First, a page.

NASA keeps successful ICESat-2 satellite orbiting | Polarjournal
Since September 2018, six lasers from the ATLAS instrument aboard the 1.5-ton, 2.5×1.9×3.8-meter satellite have been firing at Earth from an altitude of about 490 kilometers, measuring ice sheets and sea ice thickness in the polar regions. Image: NASA Goddard Space Flight Center

The size of the polar regions poses a major problem for science when it comes to recording the effects of climatic changes. Therefore, the view from above is relied on satellites, which observe and measure the millions of square kilometers of sea ice, glaciers and ice sheets with their measuring instruments from an altitude of hundreds of kilometers. One of the newest and meanwhile most successful satellites is ICESat2, which has received the green light from NASA to continue its mission after its primary phase of more than 3 years.

Scientists around the world agree that the 1.5-ton, 2.5×1.9×3.8-meter satellite has become a groundbreaking and enormously important tool for remote sensing. Since its launch on September 15, 2018, the satellite has been orbiting Earth at an altitude of about 490 kilometers, firing its six laser beams from the ATLAS (Advanced Topographic Laser Altimeter System) measurement instrument. The quantities of measurements are gigantic: more than 12 trillion height measurements have been recorded since commissioning. That’s because the laser fires 10,000 pulses of light per beam per second, every day without interruption. “I’m truly amazed at the engineering of ICESat-2. We’re counting individual photons bouncing off the surface of Earth – with incredible precision. And the science that is flowing from it is incredible,” says Alex Gardner of NASA’s Jet Propulsion Lab. And that’s why NASA has now given the green light to extend the mission, which was originally designed to last three years. “ICESat-2 has gone beyond what it was designed for. I’m looking forward to extending the time series to get monthly data of polar regions over the years – something we haven’t had” explains Thorsten Markus, cryosphere program manager at NASA.

The lasers of ATLAS measure the heights on ice sheets in a previously unknown resolution. They can also determine the thickness of sea ice and even penetrate water to a depth of 30 meters to measure coral reefs. Image: NASA ICESat-2/SCAD Collaborative Student Project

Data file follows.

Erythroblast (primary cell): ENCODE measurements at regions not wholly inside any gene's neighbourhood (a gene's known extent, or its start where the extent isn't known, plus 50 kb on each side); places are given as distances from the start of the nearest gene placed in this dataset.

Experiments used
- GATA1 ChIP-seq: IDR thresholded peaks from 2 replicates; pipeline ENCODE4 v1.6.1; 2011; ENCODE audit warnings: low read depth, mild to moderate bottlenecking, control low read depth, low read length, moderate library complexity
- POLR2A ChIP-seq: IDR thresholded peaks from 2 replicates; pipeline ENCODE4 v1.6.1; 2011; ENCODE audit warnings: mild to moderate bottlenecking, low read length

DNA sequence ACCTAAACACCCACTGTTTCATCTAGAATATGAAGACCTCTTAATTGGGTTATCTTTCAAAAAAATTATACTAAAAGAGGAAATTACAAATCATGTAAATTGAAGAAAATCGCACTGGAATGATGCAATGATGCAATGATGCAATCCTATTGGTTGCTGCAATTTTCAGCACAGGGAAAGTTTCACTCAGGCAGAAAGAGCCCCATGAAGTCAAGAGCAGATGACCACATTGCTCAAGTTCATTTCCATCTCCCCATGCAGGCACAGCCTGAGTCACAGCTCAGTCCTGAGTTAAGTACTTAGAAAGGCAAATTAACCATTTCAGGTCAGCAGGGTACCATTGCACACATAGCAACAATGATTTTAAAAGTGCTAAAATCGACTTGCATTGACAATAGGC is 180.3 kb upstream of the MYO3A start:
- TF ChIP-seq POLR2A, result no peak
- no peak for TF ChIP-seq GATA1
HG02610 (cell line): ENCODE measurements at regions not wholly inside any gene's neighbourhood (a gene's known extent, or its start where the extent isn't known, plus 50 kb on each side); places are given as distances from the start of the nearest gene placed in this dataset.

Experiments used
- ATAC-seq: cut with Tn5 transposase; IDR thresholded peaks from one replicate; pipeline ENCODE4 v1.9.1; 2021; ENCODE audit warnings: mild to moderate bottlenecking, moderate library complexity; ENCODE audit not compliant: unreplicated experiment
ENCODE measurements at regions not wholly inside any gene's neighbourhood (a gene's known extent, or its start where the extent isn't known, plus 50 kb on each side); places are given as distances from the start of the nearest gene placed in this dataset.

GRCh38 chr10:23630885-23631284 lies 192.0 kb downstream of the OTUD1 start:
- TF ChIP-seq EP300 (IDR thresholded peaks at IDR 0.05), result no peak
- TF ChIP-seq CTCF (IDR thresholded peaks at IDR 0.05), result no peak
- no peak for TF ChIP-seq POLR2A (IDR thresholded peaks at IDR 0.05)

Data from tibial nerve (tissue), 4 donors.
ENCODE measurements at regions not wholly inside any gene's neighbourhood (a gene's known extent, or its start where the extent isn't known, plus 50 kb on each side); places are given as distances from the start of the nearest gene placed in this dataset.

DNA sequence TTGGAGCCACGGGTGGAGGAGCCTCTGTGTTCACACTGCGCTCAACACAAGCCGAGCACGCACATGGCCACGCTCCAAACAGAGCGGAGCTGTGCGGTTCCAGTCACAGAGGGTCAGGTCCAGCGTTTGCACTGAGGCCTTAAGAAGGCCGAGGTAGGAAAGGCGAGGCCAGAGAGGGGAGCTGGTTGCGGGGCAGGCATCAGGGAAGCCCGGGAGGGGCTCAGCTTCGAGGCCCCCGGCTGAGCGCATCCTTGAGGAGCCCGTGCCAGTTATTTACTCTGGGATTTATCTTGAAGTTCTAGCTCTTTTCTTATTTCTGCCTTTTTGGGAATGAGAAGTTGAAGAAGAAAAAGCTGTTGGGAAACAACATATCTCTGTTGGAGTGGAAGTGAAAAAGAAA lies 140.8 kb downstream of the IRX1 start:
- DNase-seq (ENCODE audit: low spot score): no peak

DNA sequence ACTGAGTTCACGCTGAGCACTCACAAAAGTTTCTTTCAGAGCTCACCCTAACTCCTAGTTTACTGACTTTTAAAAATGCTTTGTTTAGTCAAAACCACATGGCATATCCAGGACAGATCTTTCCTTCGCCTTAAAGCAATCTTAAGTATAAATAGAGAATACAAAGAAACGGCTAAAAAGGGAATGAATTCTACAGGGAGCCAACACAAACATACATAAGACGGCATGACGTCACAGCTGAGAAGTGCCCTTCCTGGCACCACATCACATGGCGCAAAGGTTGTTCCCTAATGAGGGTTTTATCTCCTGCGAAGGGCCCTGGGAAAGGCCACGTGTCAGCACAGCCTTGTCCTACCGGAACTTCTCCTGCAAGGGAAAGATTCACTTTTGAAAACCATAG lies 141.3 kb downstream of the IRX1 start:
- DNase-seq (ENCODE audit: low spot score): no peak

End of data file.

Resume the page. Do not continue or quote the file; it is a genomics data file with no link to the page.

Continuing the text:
The impact that satellite data has had on science since 2018 can hardly be overstated by NASA and other researchers. Thanks to the data from ICESat-2, for example, it has been possible to show that the Arctic sea ice has not only become smaller in extent, but has also lost volume, i.e. thickness, since 2003. Neither clouds nor melt ponds interfere with the accuracy of the measurements, since the laser instrument is a LIDAR system (Light Detection and Ranging), the lasers emit light with a wavelength of 532 nm (green range), and the telescope on board the satellite detects the reflected photons and filters out only those with the emitted wavelength. This allows water to be penetrated in a wide variety of states.

The accuracy of the measurements through the use of six lasers combined into three bundles is also enormous. The positions of the lasers on the satellite, the laser pulse rate and the speed of the satellite allow one measurement per 70 centimeters of ground within a radius of 17 meters per pulse. This gives research teams unprecedented resolution. “The level of detail we can get from ICESat-2 is something we’ve never achieved from another satellite. It’s a game changer.,” says Dr. Sinéad Farrell of the University of Maryland, who works in the meltwater pond field.
The video shows how the satellite’s measurement course and that not only polar regions but all surfaces of the earth are measured down to a water depth of 30 meters and thus changes in the earth’s height profile can be recorded down to the smallest detail. The data is managed by the National Snow and Ice Data Center NSIDC. Video: NSIDC

The technology on board the satellite and the ATLAS system not only allows to look at the surface of sea ice, glaciers and ice sheets, but also to discover large-scale subglacial lakes deep beneath the Antarctic ice sheet. The extent to which meltwater ponds actually affect the surface of ice sheets and glaciers in Greenland and Antarctica is also based on ICESat-2 data. Other research teams are combining ICESaT-2 measurements with those from ESA’s CryoSat-2 satellite, which provides data on snow amounts on sea ice, to provide a more detailed picture of what is happening on Arctic sea ice.

And it is not only in the polar regions that ICESat-2’s measurements help; the data are also a great help in the areas in between. For example, researchers have been able to study changes in coral reefs in the Pacific or coastal areas in North America. Seemingly, there is little limit to what can be done with the data ICESat-2 provides. “I’m looking forward to the tsunami of studies coming,” says Alex Gardner.

Dr. Michael Wenger, PolarJournal

More on the subject

CRYO2ICE – ESA and NASA satellites jointly measure Antarctic sea ice
Laser-Satelliten machen Eisverlust über 16 Jahre sichtbar
Satellit für Polarregionen vermisst auch Korallenriffe
Print Friendly, PDF & Email
error: Content is protected !!
Share This